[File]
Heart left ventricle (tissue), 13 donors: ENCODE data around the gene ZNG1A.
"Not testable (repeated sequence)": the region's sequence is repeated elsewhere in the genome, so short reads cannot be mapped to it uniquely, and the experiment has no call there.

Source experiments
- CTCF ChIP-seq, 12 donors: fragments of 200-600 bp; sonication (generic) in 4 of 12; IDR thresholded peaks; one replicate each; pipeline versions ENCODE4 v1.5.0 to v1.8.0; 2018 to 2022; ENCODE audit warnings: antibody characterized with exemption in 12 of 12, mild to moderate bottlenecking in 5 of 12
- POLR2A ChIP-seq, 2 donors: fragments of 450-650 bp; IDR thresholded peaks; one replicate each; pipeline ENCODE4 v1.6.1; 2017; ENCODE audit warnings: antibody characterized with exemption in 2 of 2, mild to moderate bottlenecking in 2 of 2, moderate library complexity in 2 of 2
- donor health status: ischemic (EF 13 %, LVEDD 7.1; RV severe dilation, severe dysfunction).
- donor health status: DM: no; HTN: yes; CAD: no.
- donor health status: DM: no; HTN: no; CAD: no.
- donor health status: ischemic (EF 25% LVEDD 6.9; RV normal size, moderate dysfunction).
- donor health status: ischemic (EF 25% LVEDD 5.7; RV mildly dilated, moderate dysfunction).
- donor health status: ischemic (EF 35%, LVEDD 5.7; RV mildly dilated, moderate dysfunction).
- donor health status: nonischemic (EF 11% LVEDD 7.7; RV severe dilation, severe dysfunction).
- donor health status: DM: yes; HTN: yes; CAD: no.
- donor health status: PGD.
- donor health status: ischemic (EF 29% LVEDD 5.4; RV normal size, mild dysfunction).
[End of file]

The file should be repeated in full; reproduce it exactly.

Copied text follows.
Heart left ventricle (tissue), 13 donors: ENCODE data around the gene ZNG1A.
"Not testable (repeated sequence)": the region's sequence is repeated elsewhere in the genome, so short reads cannot be mapped to it uniquely, and the experiment has no call there.

Source experiments
- CTCF ChIP-seq, 12 donors: fragments of 200-600 bp; sonication (generic) in 4 of 12; IDR thresholded peaks; one replicate each; pipeline versions ENCODE4 v1.5.0 to v1.8.0; 2018 to 2022; ENCODE audit warnings: antibody characterized with exemption in 12 of 12, mild to moderate bottlenecking in 5 of 12
- POLR2A ChIP-seq, 2 donors: fragments of 450-650 bp; IDR thresholded peaks; one replicate each; pipeline ENCODE4 v1.6.1; 2017; ENCODE audit warnings: antibody characterized with exemption in 2 of 2, mild to moderate bottlenecking in 2 of 2, moderate library complexity in 2 of 2
- donor health status: ischemic (EF 13 %, LVEDD 7.1; RV severe dilation, severe dysfunction).
- donor health status: DM: no; HTN: yes; CAD: no.
- donor health status: DM: no; HTN: no; CAD: no.
- donor health status: ischemic (EF 25% LVEDD 6.9; RV normal size, moderate dysfunction).
- donor health status: ischemic (EF 25% LVEDD 5.7; RV mildly dilated, moderate dysfunction).
- donor health status: ischemic (EF 35%, LVEDD 5.7; RV mildly dilated, moderate dysfunction).
- donor health status: nonischemic (EF 11% LVEDD 7.7; RV severe dilation, severe dysfunction).
- donor health status: DM: yes; HTN: yes; CAD: no.
- donor health status: PGD.
- donor health status: ischemic (EF 29% LVEDD 5.4; RV normal size, mild dysfunction).